They swaddled her and brought her over so we could hold her.  Her little tiny features were so pronounced.  “She looks like Brylee!” You could see her fingernails and toenails, the start of her little eyelashes and eyebrows, all of her veins so prominent, and that little pug nose.  She was precious.  She was perfect and she was gone.  In your grief, you keep hoping for a miracle that all of a sudden she will open her eyes and start breathing again but you know realistically that can’t happen.  3 days…….3 days is how close she was to viability.  3 days she could have been resuscitated.  3 days her chance of survival would have been higher, and now all that doesn’t matter because she’s gone and all those countdowns mean nothing.  They’re all just a distant memory.  May 23rd is no longer a significant due date, because January 22nd is now her birth date and date of death.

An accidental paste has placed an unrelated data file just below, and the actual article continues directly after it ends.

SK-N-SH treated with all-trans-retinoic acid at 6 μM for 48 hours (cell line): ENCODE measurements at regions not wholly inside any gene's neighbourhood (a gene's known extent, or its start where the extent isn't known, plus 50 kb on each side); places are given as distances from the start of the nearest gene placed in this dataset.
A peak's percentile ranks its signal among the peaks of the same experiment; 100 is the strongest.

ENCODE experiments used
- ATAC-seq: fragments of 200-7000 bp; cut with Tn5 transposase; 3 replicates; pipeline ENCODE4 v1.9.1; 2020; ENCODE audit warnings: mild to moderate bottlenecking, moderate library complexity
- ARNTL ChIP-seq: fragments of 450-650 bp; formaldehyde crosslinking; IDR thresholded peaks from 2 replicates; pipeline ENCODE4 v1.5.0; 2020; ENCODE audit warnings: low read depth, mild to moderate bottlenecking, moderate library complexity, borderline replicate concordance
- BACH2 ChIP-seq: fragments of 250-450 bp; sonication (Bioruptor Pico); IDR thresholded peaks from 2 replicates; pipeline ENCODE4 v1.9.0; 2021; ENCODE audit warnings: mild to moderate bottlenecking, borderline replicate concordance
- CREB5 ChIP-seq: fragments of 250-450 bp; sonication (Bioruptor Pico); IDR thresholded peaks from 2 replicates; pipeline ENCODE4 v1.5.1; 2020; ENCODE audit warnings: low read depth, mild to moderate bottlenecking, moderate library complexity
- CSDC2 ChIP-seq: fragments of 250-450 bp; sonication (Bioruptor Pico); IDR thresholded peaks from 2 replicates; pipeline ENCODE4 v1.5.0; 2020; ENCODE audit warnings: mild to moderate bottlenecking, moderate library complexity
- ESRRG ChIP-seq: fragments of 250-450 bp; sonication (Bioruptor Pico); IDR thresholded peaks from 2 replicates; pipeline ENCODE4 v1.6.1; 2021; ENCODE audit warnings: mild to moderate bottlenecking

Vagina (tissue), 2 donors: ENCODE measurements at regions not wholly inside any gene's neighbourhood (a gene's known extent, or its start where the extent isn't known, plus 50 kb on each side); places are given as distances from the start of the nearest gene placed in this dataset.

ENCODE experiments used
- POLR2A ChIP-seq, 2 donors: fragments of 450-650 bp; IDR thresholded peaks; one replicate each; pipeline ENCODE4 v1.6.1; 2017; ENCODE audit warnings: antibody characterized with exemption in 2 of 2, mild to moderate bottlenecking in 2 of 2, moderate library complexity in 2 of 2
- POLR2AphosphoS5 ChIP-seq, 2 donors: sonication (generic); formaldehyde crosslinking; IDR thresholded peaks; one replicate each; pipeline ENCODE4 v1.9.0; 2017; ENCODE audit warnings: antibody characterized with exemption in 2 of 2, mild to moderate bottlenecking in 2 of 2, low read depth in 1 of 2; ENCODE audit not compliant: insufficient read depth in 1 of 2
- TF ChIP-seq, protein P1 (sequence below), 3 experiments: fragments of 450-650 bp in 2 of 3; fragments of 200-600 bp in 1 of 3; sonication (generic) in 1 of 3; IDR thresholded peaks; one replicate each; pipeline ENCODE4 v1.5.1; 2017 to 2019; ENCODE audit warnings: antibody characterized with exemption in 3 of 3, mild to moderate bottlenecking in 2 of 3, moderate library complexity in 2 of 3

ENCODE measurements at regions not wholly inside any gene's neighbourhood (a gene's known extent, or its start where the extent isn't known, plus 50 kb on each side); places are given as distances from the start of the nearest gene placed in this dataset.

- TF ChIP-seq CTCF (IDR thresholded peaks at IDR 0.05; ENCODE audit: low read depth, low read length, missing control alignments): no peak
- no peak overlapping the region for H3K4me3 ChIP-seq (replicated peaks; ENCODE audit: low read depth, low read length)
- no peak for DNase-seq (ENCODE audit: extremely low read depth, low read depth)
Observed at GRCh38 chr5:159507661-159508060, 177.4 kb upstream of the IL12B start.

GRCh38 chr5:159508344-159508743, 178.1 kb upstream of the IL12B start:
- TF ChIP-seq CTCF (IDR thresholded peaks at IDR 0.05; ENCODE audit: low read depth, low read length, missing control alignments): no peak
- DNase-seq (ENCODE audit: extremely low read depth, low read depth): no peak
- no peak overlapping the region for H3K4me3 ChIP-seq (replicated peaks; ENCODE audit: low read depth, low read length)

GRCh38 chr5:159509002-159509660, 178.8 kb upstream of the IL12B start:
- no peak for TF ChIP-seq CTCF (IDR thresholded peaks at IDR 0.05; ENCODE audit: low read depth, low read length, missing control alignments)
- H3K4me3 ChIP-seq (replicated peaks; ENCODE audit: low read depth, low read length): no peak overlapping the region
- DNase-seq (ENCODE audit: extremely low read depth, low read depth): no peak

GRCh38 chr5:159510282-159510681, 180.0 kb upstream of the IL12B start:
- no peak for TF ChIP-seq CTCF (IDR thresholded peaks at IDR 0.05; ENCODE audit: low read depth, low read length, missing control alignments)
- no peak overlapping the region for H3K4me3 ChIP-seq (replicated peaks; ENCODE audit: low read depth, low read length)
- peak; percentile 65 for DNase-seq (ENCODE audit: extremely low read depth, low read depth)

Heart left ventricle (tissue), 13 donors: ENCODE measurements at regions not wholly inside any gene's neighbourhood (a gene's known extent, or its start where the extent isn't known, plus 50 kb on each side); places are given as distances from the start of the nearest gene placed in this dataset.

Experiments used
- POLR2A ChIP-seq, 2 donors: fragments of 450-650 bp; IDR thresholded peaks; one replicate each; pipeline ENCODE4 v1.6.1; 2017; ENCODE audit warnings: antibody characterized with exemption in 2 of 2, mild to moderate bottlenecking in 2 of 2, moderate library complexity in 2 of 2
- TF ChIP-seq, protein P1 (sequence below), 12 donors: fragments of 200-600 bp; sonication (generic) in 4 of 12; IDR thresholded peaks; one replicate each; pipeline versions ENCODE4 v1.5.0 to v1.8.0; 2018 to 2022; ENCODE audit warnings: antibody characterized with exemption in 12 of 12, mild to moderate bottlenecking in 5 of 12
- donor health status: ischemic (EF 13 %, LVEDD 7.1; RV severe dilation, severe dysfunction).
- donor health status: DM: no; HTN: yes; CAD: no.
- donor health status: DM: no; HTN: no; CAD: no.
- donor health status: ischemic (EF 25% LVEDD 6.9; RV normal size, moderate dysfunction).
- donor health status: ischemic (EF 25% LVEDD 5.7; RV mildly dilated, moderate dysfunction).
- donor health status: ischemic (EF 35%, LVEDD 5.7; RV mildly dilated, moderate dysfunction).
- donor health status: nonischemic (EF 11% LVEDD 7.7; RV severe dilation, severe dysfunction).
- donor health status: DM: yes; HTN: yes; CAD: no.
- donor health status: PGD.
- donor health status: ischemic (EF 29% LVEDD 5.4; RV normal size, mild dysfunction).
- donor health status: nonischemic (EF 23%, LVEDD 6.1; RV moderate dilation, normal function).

I got to hold her for about 5 minutes before they gave me some medicine to help me deliver my placenta.  It immediately made me nauseas and I had to hand her to Brian.  I started throwing up everywhere and the rest is a blur.  For the next 8 hours I was in a fog.  It took everything in me to open my eyelids and answer a question.  Doctors and nurses were in and out of my room constantly.  I was losing a lot of blood.  They started prepping for a blood transfusion.  The placenta wasn’t delivering so they were thinking they would need to take me to the OR for a d&c.  The anesthesiologist came in and said he couldn’t give me any anesthesia because my blood pressure was already so low.  I had dropped to 70/40.  So they kept working on getting out the placenta piece by piece.  They brought in two doctors and a sono machine.  One pressed on my stomach while the other suctioned out the rest of my placenta while I lay there half conscious.  The blood bags sitting on the counter in a cooler ready for use.  They watched me closely for the next several hours to see if I needed a transfusion, while I came in and out of consciousness. Thankfully I didn’t.